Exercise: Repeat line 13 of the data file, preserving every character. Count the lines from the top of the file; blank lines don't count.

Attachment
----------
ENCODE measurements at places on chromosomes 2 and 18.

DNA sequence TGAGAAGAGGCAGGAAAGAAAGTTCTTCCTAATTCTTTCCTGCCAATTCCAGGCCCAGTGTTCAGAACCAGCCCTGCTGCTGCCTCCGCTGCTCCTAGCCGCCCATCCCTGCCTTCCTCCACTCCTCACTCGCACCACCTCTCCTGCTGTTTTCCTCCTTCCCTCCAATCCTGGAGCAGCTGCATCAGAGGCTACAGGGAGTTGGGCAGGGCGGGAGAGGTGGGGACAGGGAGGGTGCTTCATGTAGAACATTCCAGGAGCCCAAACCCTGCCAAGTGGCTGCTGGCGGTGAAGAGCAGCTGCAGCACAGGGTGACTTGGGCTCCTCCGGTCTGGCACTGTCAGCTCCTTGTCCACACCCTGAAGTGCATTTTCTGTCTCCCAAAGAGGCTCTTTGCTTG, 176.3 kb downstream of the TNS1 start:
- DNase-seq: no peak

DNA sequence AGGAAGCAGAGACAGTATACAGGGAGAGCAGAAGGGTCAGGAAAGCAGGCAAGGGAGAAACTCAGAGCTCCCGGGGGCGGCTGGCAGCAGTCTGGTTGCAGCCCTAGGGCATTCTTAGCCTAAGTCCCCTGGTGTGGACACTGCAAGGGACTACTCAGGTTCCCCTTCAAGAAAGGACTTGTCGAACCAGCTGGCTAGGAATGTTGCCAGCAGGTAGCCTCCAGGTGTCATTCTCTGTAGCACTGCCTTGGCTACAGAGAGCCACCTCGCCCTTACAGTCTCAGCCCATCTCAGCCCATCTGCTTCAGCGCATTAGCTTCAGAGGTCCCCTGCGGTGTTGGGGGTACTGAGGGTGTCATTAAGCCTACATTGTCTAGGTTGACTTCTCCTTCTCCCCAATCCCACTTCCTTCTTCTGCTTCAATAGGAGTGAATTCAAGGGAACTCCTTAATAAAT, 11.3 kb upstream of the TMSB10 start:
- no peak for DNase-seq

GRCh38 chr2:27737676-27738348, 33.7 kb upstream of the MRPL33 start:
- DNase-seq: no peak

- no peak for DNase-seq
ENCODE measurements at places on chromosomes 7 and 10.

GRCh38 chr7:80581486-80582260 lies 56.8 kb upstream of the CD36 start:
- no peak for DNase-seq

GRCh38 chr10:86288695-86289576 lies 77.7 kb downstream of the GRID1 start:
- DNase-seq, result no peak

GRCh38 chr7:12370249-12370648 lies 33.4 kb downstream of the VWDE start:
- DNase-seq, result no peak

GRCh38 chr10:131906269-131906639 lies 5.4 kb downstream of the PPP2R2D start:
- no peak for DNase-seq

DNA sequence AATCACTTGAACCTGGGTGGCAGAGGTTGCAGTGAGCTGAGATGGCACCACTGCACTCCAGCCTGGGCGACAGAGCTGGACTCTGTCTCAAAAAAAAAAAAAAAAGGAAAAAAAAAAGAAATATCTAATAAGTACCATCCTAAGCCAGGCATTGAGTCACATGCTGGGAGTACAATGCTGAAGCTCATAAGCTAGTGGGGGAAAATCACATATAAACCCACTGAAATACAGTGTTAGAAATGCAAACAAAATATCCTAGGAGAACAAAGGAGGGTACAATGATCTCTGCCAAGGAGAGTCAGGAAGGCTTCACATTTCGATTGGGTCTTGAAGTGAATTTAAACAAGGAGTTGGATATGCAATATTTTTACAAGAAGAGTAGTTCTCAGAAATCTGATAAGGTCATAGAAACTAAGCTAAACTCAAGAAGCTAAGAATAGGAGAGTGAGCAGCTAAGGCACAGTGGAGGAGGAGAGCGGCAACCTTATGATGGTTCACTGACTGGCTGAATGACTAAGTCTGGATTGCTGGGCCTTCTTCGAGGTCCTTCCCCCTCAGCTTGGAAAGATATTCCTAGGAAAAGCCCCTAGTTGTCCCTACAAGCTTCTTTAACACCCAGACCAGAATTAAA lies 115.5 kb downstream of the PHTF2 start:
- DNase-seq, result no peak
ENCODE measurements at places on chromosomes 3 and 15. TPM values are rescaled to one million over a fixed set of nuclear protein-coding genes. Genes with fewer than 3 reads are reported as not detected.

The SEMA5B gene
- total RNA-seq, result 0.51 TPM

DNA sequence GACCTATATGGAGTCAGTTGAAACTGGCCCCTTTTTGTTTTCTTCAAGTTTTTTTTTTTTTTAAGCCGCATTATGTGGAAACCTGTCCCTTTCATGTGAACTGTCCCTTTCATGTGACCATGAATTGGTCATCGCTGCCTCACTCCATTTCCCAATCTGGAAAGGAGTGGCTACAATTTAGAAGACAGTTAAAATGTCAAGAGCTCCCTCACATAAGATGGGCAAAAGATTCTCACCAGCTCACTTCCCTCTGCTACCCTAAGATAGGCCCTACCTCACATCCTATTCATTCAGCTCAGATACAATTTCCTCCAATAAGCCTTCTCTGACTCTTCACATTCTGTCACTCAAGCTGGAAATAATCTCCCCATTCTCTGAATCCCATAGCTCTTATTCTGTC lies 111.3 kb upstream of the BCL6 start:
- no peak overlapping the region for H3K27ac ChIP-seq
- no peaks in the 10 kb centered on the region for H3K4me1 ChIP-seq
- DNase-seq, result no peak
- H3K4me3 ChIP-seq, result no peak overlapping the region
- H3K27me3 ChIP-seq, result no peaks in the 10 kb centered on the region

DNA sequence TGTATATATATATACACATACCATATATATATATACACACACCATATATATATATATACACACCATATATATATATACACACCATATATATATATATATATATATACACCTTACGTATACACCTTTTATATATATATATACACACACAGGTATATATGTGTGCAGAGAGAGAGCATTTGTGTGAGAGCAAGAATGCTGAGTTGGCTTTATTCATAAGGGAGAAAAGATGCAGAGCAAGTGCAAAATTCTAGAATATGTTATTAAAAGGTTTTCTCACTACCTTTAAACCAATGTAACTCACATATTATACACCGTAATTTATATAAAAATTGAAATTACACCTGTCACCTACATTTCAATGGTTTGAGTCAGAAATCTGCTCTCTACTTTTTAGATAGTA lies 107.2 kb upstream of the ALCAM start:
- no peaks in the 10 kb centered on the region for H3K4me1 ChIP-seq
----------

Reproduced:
- DNase-seq, result no peak